After what feels like months of claim and counterclaim, the SPFL’s extraordinary meeting into their handling of the ballot to end the Scottish lower-league season takes place on Tuesday.
But what is this all about again? What needs to happen? And will this be the end of it? BBC Scotland attempts to clear some of the confusion…
What is this meeting all about?
Where to begin?
On 24 April, Rangers – backed by Hearts and Stranraer – requested a vote on having an independent inquiry into the league’s ballot to declare title winners and relegate teams in the Championship, League One and League Two.
It looked like the league’s season-ending proposal would fail until Dundee belatedly – and decisively – reneged on their initial no vote. That sequence of events was subject to an investigation by Deloitte, which found nothing amiss.
Rangers said it “alarmingly failed to examine wider fundamental issues” and claimed to have a “dossier of evidence”.
That was made available last Thursday and claimed the SPFL did not tell clubs of a potential £10m liability to sponsors and broadcasters, among other things.
However, in rebutting the claims in that dossier, the league urged their members to vote against holding an investigation, saying the cost to the game would be “incalculable” both in terms of cost and the delay it would cause in dealing with preventing clubs going to the wall.
Rangers have since offered to fund the inquiry and say they have received messages of support from other clubs.
How will the vote work?
Given the three-club threshold was met, the meeting was approved and will begin at 11:00 BST on Tuesday by way of a 42-club video call.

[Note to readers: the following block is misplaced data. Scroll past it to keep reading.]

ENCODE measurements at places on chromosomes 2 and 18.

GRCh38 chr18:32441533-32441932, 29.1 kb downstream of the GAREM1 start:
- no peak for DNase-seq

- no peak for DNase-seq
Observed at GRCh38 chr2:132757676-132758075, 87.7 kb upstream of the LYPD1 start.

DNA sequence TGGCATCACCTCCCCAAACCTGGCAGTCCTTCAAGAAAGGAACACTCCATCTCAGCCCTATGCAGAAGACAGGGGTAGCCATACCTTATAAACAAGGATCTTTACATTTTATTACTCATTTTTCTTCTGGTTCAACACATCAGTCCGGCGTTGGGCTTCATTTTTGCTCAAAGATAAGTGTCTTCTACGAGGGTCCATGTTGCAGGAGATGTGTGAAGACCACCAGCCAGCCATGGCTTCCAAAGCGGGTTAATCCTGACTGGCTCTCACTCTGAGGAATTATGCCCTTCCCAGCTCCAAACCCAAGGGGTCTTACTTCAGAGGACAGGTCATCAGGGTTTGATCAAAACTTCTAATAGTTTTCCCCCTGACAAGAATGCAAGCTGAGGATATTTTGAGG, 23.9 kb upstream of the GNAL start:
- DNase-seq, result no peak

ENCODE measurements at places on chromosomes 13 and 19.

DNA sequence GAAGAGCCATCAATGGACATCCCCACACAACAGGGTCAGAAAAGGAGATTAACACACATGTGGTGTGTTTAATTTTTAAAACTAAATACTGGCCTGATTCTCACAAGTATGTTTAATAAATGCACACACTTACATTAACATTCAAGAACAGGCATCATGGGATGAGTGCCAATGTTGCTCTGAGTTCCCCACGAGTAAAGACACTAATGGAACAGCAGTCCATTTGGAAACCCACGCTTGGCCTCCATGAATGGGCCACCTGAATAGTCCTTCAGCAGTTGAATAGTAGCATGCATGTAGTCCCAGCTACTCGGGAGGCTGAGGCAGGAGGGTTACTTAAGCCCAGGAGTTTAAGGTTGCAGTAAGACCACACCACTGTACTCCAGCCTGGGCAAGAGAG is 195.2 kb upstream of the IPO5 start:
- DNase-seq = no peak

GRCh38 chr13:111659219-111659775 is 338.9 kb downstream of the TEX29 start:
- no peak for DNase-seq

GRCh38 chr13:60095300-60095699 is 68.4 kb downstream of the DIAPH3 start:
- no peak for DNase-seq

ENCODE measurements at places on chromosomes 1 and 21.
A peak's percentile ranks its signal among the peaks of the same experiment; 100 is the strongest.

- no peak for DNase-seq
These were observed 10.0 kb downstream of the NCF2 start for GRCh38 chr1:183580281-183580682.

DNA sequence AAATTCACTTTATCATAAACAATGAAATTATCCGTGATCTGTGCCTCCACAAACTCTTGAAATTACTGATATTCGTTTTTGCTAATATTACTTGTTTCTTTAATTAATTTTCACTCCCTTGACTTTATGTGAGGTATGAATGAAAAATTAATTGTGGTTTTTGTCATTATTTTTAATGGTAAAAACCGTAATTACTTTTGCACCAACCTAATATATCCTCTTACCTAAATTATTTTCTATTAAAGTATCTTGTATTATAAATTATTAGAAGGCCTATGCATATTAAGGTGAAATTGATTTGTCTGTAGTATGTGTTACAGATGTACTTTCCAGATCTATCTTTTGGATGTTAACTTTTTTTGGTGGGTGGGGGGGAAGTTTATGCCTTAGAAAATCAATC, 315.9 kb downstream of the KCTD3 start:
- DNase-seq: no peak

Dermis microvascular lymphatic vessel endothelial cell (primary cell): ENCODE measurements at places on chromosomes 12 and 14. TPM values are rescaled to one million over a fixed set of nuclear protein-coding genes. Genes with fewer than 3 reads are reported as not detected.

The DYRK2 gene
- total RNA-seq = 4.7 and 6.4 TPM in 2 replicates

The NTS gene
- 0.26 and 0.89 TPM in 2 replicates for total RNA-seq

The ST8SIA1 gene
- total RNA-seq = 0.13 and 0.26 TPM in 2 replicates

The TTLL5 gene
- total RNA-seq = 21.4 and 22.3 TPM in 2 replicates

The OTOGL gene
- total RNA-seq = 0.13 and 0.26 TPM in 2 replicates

A total of 32 must back the proposal if an independent inquiry is to be sanctioned, and that number must include:
- At least nine of 12 Premiership clubs
- At least eight of 10 Championship clubs
- At least 15 of the 20 clubs from Leagues One and Two
Aberdeen and Partick Thistle have already confirmed they will vote in favour, and it would seem likely that Rangers, Hearts and Stranraer would do the same. Furthermore, the likes of Inverness Caledonian Thistle, Falkirk and Stenhousemuir have all been vocal critics of the process.
It is understood that a handful of proxy ballots have been received in advance of the meeting, but it is unclear from which clubs and whether or not they were in favour.
The result should be confirmed by 15:00 BST, but the general consensus seems to be that the 75% mark will prove out of reach.
And if that threshold is not met..?
The request for an independent inquiry fails. Officially, at least.
But what if, say, 50% of clubs vote in favour? Would that put pressure on the SPFL to accede to an investigation? And how would that work? That remains unclear, as does what would happen if the 75% mark was reached.
Furthermore, Rangers, Hearts and Partick Thistle have all spoken of exploring the possibility of legal action – with the Court of Arbitration for Sport in Lausanne even mentioned at one stage.
One way or another, it seems fanciful to think that all involved will wish each other well at the end of Tuesday’s meeting and agree to move on.